In the mostly rural Solanco School District, a fleet of buses travels nearly 6,000 miles each day getting students to class on time and back home again.
“It’s like our buses travel from Quarryville to Los Angeles, Los Angeles back to Quarryville — and then to Indianapolis,” says Matt Kirchoff, Solanco’s transportation coordinator.
In the daily miracle that is the average public school day, parents shuffle their children out the door before daybreak, teachers prepare the day’s lesson plan and grade stacks of pop quizzes, and the cafeteria cooks up thousands of warm lunches.
But the most fundamental part of that day — the safe transport of tens of thousands of students to schools across Lancaster County — is often overlooked. And it is a Herculean task requiring lots of coordination among staff, drivers and parents, not to mention tens of millions of dollars in taxpayer money.
The 16 school districts here will spend nearly $44 million on transportation this school year, according to budget documents. That cost covers busing students to and from school, but not to sporting events and extracurricular activities.
“To get students to school on time ... it’s a challenge,” said Kirchoff, whose mission is getting 3,700 Solanco students to school in the nearly 190-square-mile district. The district has a transportation line that's $3.3 million or 5.7 percent of its total budget.
How it works
Transportation schedules are each district’s responsibility, but the state Department of Education sets guidelines. Busing must be offered to students in kindergarten through second grade who live more than a mile from their school, according to the Pennsylvania Public School Code of 1949.
The distance increase to two miles for students in seventh through 12th grades.When Columbia School District students climbed the hill to their school to start the year, there were hardly any buses in sight.
The majority of its students walk, with a few carpoolers and student drivers, according to director of operations Tom Strickler. Buses run only to take students to career schools or to bring special education students to the school, Strickler said.
The budget at the district is by far the smallest in the county at $570,000, or about 2 percent of its total budget.
Another part of state law allows a student at any age to walk up to a 1 ½ miles to a bus stop. Solanco tries to keep that distance shorter.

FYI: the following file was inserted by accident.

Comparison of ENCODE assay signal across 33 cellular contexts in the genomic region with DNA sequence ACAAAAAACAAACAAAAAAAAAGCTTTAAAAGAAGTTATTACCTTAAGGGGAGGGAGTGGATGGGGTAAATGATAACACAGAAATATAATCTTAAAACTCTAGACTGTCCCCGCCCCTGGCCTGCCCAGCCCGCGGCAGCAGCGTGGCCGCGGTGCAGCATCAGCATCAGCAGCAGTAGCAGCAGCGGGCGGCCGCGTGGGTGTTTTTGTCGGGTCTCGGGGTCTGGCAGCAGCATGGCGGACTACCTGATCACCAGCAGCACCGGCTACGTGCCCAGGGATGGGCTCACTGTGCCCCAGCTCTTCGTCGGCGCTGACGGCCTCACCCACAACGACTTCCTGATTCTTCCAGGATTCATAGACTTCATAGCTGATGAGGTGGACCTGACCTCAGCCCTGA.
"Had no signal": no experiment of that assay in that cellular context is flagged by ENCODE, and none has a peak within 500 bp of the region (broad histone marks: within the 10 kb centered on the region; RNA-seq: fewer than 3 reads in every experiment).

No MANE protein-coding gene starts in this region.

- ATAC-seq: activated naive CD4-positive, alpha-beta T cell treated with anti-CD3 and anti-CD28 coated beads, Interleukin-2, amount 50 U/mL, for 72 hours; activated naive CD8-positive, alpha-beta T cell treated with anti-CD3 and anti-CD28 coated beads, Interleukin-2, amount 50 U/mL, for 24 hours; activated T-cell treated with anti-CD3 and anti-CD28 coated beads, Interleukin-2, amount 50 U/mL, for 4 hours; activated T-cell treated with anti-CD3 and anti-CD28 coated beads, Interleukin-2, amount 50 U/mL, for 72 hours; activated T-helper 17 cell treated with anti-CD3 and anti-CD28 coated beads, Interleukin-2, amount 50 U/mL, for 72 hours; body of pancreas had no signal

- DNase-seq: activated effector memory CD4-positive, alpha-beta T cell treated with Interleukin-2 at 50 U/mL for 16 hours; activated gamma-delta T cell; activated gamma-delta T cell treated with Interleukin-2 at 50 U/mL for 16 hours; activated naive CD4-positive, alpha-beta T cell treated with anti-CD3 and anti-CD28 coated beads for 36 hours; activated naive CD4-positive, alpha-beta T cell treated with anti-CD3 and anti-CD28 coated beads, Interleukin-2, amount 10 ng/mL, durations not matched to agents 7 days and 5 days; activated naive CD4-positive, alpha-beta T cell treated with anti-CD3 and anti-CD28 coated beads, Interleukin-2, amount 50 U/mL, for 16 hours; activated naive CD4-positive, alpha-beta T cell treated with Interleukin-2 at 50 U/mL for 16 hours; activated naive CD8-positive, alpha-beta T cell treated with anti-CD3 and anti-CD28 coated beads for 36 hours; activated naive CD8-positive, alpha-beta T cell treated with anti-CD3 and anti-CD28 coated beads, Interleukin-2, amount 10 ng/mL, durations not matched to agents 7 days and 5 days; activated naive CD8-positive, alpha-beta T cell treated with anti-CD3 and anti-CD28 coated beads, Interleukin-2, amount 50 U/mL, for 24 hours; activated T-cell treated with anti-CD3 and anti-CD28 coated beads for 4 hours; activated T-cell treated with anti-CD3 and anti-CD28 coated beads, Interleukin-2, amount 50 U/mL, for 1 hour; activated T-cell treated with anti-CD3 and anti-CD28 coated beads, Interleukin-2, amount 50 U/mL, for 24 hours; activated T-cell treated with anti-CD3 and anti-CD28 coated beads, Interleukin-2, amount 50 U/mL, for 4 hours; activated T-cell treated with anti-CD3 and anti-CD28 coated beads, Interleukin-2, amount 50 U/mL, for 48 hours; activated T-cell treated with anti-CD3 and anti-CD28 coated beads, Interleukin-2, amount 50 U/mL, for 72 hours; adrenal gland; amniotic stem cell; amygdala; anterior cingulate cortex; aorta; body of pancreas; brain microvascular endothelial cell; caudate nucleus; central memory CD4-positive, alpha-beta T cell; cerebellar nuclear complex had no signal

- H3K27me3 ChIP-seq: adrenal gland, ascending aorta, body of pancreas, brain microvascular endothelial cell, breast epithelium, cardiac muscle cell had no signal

“No one walks more than a mile to a bus stop, and we try to keep it that way,” spokesman Keith Kaufman said.
Most of the students take the bus, he said, with the exception of Quarryville Elementary, where some borough students choose to walk.
State law also makes modifications for walking routes that include “hazardous roadways.” A roadway can be deemed hazardous if it meets a number of criteria including the history of pedestrian incidents, the number of vehicles that use the road, the presence of a railroad crossing and the lack of sidewalk.
On the bus
As Lampeter-Strasburg students climbed the steps of their school bus with first-day excitement last week, they were following a plan set in motion months before.
Every day this year, middle and high school students should arrive at 7:20 a.m. and elementary students by 8:50 a.m., according a plan made by transportation coordinator Jeffrey Landis.
“Busing is an aspect of the school day that can often be overlooked,” Landis said.
Getting students to and from school safely and on time this year will be an over $1.5 million expense or close to 3 percent of the L-S’s 2017-18 budget.
In addition to making the transportation plan, Landis drives a bus route of his own.
“I don’t expect our bus drivers to do anything that I’m not also doing daily,” he said.
Landis uses EDULOG, an online pupil transportation software, to plan routes.
And the carefully calculated routes that take students to school from the district’s 38-square-mile span started halfway through last year, he said.
“This pre-planning can help avoid headaches as late summer approaches,” he said.
There's a number of challenges he faces while planning routes and stops.
A more recent challenge is motorists becoming more distracted by technology in their cars, he said.
“Some motorists simply do not pay attention or are in a hurry and don’t want to be delayed by our buses,” he said.
If Landis were to give advice to parents, he would ask them to register their children as early as possible with their district to make busing arrangements better and avoid last-minute changes.